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David Freeze: Second day of trip to Alaska ends on a gravel bed

As I type this at 7:30 p.m. Wednesday, I am sitting in an abandoned building that used to be in the main part of town in Termo, California.

I had good Verizon connection here and wanted to take advantage to write my update.

Once I finished or get close, I planned to go north on U.S. 395 to a place where a California highway patrolman suggested I spend the night. But there was a fierce headwind, and I hoped it would die down in the meantime.

My previous night in the back of a pickup at the unusual campground went pretty well after everyone stopped driving around. I left without seeing the women who provided me a place to sleep, but I did leave them a note.

Thus began a challenging day on Wednesday.

I left Doyle, California, and made good time on U.S. 395. I stopped at a rest area and looked at a map, realizing that I needed to take a shortcut just ahead. I came out at Milford and turned once again onto U.S. 395, cutting out a long, useless journey to a place called Susanville. I didn’t need to go there and saved about 10 miles per my Mapquest directions.

At a rest area, one of the workers told me about a great campground 40 or more miles away and along my route. When I stopped at a store in a community called Standish, Sam Porter and Matt Long from Susanville made me feel good that campgrounds were available. There might even be a motel, they said.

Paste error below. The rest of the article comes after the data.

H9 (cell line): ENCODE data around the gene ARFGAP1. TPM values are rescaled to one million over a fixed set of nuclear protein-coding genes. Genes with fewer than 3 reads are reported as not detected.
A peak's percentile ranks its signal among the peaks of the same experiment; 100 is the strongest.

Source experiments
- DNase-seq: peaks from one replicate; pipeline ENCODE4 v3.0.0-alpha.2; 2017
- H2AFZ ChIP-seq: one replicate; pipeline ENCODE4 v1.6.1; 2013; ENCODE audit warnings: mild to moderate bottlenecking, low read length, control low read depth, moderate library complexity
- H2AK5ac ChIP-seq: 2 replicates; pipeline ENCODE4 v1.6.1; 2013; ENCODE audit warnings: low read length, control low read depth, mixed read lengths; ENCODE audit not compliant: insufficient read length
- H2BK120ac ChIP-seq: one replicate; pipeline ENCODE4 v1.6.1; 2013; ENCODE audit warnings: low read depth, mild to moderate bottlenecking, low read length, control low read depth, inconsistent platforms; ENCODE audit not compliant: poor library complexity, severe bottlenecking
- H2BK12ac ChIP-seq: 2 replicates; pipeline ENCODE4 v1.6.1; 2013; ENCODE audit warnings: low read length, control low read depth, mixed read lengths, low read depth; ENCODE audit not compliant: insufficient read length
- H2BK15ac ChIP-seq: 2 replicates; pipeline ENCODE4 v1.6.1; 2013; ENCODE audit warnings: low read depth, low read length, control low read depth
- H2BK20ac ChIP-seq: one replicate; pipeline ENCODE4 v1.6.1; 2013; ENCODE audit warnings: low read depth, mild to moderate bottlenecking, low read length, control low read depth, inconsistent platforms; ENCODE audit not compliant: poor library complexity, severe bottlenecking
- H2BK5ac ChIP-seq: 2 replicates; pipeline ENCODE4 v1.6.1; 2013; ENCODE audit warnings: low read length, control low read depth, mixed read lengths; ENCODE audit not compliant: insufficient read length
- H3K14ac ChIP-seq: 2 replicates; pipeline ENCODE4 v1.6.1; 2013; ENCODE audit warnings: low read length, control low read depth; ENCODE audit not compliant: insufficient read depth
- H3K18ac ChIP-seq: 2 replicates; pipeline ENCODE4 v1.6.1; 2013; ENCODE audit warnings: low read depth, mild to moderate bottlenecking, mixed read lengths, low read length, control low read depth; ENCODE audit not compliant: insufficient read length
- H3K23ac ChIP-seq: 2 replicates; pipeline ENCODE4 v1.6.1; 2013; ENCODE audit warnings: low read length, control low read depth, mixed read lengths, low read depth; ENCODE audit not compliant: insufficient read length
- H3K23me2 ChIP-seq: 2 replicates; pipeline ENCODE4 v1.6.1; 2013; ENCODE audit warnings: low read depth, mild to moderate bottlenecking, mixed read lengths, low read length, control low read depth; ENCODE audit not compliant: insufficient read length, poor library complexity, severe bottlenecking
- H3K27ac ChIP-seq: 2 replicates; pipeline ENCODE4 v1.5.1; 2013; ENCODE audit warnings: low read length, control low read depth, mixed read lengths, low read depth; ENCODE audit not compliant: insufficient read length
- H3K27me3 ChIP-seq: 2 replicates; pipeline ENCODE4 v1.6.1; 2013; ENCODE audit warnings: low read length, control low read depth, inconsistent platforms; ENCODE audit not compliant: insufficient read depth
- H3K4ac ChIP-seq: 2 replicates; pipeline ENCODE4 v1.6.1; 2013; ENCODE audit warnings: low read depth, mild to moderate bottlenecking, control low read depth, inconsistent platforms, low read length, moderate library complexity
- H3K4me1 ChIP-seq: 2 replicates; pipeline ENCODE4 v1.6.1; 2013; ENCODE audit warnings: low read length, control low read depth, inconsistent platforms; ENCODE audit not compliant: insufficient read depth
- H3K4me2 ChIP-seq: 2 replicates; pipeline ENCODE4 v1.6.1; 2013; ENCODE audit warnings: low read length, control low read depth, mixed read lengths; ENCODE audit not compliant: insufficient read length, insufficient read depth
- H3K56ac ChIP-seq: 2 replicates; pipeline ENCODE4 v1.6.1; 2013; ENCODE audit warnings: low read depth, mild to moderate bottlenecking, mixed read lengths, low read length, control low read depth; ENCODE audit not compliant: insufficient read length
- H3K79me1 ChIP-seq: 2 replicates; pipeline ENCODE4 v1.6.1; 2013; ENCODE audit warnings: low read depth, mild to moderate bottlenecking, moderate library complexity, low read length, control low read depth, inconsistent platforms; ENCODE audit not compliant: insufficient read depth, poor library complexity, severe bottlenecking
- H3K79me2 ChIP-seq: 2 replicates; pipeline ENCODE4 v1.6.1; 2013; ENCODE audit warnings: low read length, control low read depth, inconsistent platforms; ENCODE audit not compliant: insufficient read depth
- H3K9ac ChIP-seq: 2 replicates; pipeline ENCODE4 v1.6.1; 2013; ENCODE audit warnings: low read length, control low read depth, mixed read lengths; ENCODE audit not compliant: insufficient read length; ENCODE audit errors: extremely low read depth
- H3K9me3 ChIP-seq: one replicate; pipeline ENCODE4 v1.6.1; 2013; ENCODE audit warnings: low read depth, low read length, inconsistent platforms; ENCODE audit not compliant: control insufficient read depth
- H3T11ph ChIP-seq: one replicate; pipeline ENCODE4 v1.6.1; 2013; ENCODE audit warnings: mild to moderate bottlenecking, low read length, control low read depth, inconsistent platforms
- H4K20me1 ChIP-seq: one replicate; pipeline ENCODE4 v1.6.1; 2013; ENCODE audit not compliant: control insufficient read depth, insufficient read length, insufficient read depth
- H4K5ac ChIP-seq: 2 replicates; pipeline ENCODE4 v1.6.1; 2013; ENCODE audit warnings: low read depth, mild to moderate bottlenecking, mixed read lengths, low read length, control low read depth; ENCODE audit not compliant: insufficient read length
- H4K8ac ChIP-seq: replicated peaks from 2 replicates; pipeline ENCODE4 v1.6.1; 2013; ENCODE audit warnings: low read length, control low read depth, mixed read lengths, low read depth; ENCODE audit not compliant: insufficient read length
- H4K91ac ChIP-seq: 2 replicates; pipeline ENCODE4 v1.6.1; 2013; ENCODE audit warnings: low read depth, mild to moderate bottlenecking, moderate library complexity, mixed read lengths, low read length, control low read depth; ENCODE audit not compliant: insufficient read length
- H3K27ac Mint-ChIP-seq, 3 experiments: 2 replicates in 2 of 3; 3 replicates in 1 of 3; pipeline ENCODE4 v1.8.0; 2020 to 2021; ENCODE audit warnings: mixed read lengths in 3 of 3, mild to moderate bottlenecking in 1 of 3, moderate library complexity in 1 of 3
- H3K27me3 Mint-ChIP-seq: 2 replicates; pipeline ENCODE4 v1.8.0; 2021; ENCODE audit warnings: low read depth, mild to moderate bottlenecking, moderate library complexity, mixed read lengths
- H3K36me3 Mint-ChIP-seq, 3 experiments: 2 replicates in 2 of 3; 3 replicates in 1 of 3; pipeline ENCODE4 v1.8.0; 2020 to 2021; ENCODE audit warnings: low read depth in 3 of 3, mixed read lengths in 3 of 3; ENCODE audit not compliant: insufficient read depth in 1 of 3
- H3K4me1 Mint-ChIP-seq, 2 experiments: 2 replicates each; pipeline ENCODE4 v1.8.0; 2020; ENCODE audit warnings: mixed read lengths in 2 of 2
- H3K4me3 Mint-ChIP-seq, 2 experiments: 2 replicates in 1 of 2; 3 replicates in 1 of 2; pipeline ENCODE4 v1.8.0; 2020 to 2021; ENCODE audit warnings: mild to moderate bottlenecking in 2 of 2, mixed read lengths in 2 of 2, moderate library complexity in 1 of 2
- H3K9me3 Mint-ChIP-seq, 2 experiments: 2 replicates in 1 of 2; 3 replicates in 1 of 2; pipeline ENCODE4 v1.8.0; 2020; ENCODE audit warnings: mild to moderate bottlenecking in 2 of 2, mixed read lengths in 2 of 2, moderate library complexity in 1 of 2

I left the store with my bags loaded to the hilt, ready for anything. What I got was a lot of climbing to gain more than another 1,000 feet and top out at just over 5,000 feet before things settled down.

The best story of the day was my large consumption of water because of the climbing and the heat. I was down to my last bottle and prayed for the ability to find water at a closed rest area. I was toast and could not have finished the day without it. Amazingly, a natural spring was still pumping water, and I drank more than 3 liters on the spot. Mixed with some oatmeal cookies, they provided more energy than I had all day.

When topping out a little higher (I’m not sure exactly how high), a Bureau of Land Management firefighter asked me if I was OK. I met Ryan Rodd, a firefighter who had graduated from the University of North Carolina at Greensboro and moved to California to pursue his vocation. Ryan made me a peanut butter and jelly sandwich. It was wonderful along with the extra water he gave me.

I was used up after pushing into the headwind through an afternoon of nonchanging scenery, but I planned to sleep in a quarry Wednesday night.

I thought I might find something in the communities Ravenwood or Termo. The only choice was an off-road campground with no water, which I didn’t take.

I was low on water again but first stop will be in a community called Lightly, which has a store. I think it’s about 20 miles away.

With 87 hard miles done Wednesday, I was ready for bed on a huge pile of gravel. Thanks for following along, and I will see you back here soon.

David Freeze is a Salisbury Post contributor who is biking from Nevada to Alaska. He can be reached at David.freeze@ctc.net while on his journey.

See David’s journey on Pinterest



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